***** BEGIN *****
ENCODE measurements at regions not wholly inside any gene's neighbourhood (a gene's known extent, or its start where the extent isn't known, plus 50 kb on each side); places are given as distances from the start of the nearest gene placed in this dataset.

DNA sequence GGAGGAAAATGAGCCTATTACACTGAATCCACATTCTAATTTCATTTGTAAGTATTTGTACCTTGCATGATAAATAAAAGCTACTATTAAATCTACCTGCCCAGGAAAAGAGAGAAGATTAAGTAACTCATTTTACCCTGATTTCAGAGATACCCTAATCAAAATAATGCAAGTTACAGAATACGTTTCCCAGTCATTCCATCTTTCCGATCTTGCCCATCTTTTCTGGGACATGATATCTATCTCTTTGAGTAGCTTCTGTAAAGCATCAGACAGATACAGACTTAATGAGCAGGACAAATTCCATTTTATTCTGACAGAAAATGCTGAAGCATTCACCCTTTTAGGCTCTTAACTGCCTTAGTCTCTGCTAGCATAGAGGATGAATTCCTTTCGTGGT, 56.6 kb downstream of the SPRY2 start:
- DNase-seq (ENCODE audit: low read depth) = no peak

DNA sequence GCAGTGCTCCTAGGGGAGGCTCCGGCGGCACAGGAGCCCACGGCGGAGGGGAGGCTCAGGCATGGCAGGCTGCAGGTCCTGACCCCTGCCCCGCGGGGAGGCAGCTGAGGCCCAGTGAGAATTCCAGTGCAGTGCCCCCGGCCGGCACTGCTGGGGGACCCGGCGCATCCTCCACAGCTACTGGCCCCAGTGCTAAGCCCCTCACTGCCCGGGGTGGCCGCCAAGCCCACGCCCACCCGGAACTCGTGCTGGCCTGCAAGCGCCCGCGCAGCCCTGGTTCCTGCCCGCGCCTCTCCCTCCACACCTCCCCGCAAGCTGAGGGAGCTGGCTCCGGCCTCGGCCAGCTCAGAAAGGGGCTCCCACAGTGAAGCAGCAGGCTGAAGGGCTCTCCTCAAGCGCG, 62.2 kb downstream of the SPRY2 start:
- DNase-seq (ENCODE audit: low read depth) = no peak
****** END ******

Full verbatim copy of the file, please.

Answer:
ENCODE measurements at regions not wholly inside any gene's neighbourhood (a gene's known extent, or its start where the extent isn't known, plus 50 kb on each side); places are given as distances from the start of the nearest gene placed in this dataset.

DNA sequence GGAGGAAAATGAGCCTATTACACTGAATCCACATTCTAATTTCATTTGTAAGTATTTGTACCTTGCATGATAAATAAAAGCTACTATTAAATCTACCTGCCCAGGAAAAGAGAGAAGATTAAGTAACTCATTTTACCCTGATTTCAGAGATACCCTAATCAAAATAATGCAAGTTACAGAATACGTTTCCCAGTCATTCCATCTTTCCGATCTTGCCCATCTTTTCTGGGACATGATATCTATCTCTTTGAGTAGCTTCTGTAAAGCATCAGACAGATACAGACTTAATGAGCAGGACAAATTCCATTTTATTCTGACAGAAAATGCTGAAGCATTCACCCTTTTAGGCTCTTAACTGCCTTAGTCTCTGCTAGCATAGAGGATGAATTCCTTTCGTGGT, 56.6 kb downstream of the SPRY2 start:
- DNase-seq (ENCODE audit: low read depth) = no peak

DNA sequence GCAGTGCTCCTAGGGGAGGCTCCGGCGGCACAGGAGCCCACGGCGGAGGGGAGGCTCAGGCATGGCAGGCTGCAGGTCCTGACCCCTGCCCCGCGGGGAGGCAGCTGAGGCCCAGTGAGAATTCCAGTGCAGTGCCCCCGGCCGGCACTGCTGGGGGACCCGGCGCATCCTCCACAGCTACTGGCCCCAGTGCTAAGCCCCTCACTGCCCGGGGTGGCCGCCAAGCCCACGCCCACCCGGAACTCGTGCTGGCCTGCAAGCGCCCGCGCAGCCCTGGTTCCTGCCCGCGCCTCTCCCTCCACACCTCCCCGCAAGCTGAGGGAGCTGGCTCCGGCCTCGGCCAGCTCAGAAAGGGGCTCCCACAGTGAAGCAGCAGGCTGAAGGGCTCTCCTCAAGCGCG, 62.2 kb downstream of the SPRY2 start:
- DNase-seq (ENCODE audit: low read depth) = no peak